What is more of an annoyance is the dungeon-crawling system. A 3d representation of your leader character runs around a dungeon, where monsters stroll as a 3d representation of themselves. If you can slap them on the bum before they notice you get a free combat round to beat them with a rolled up newspaper. If they see you but you hit first then you do normal combat rounds, and if they hit you first then they get a free round.
A good idea I’ve seen been done well, but Dark Rose Valkyrie spoils it. The hitboxes are diabolically huge (meaning they’ll definitely hit you way before you think they will) and enemies usually will not spot you if you walk, except for when they do spot you when walking or when they do not spot you no matter what for no reason I could not see. This is heightened on the world map where you choose between enemies/you being pinpricks or having to rely on your mini-map to work out basic navigation. What could have been enjoyable pseudo-stealth mechanics are tarnished.
Although I guess what was always going to be the most distinct part of Dark Rose Valkyrie is its detective system. Every so often you must suss out the traitor in your group by interviewing team-mates to see whose account of events don’t match up with other eye-witnesses. With very limited questions (which boil down to asking them about others on the team), being able to talk to each person once only and no way of knowing who the traitor could be walking in, it turns into a game of luck. One with no noticeable payoff I noticed in the time I spent with the game. So the detective appeal is more just busy work than something that invokes the glee of solving a puzzle.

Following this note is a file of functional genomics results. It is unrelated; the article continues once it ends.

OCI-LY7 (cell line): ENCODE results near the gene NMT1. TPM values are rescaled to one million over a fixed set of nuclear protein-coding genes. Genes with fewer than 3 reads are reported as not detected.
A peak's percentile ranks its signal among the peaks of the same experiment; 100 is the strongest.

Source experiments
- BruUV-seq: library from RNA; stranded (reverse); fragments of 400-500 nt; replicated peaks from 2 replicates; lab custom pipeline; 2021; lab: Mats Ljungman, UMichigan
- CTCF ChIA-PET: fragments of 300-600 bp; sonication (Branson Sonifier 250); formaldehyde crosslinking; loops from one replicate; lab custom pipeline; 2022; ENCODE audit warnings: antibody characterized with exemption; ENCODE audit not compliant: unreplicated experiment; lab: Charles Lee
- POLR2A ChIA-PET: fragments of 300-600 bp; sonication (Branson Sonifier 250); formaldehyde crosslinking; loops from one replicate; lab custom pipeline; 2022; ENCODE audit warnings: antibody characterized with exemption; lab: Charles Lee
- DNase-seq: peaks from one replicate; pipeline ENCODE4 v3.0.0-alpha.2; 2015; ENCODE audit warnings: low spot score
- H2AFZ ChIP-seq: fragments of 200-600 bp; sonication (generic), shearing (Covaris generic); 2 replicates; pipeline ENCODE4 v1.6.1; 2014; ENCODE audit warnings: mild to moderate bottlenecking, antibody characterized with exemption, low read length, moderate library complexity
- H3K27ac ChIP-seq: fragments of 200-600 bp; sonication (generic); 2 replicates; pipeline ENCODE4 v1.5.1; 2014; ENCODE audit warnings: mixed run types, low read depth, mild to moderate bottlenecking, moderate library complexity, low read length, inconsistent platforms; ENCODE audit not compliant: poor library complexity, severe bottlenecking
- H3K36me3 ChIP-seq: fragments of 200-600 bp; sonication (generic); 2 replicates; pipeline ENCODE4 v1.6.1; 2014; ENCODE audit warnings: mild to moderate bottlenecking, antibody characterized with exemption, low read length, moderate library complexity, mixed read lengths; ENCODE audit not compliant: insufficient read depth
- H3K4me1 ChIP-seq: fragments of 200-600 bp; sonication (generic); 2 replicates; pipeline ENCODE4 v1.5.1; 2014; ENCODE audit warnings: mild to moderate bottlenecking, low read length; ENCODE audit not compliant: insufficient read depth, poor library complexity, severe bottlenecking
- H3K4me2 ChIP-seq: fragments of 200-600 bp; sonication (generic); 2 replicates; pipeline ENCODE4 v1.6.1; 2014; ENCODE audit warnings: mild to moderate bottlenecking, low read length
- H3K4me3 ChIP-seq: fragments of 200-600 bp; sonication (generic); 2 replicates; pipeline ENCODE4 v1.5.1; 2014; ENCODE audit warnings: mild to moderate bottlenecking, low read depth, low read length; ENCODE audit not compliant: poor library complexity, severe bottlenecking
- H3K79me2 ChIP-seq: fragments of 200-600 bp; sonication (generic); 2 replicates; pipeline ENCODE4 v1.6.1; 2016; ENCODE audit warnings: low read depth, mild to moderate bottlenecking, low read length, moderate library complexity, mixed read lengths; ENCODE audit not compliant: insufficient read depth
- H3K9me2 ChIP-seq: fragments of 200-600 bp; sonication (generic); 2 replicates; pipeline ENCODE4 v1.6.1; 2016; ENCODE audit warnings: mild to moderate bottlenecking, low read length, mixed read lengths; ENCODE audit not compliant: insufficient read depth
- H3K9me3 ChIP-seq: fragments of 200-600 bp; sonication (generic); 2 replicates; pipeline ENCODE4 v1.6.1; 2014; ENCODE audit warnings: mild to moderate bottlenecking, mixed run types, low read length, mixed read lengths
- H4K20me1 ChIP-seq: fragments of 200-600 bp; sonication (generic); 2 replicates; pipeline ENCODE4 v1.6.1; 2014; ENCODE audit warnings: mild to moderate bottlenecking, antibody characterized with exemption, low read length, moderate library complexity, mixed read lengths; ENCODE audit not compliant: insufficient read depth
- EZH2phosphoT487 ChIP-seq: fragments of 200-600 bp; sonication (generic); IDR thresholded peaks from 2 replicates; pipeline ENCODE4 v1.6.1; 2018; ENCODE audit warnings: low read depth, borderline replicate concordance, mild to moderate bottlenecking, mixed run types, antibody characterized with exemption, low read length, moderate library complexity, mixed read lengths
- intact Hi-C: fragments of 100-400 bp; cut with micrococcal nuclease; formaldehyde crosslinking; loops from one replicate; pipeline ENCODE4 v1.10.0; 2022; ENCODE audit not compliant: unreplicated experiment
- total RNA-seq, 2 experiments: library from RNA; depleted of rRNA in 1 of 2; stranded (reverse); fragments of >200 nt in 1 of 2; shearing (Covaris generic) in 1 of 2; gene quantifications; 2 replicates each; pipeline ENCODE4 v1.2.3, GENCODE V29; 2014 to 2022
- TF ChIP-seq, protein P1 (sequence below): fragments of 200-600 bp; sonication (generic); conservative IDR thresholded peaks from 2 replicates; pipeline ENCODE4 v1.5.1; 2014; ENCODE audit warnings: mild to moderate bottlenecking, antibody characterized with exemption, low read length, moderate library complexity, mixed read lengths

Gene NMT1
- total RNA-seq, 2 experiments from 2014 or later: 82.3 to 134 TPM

That said, detective work can be interesting in the face of unsatisfying mechanics if the cast is enjoyable to be with. Unfortunately the writing, at best, feels a product of its region. I started playing anime trope bingo, and I think I won by the time I was about 1/3ish through when soon after the “Beach Episode” we visited a nude spa bath (complete with softcore nudity, with nippleless breasts that reminded me of well-endowed Barbie dolls). That is when the cast aren’t simply two-dimensional products of archetypes than actual individuals, or acting so dense I’m surprised they didn’t create a mini-black hole. Maybe others will find the style of writing light-hearted fun? For me, hoping for drama in a game that features the investigation of personalities (and therefore drawing attention to said personalities), it became a particularly sore point as I was constantly cringing.
Another sore point is the difficulty. When presented with “easy” or “hard”, I get a bit flustered. Persona becomes a doddle for me on easy and mind-crushing on hard. So I went hard as I felt confident, assured my prior experience in completing JRPGs would pay off. That is up to the point I was expected to put down multiple bosses in a row. No, not at the end in a final boss rush, in chapter 3. So I had to drop the difficulty down to “easy” and everything became laughable.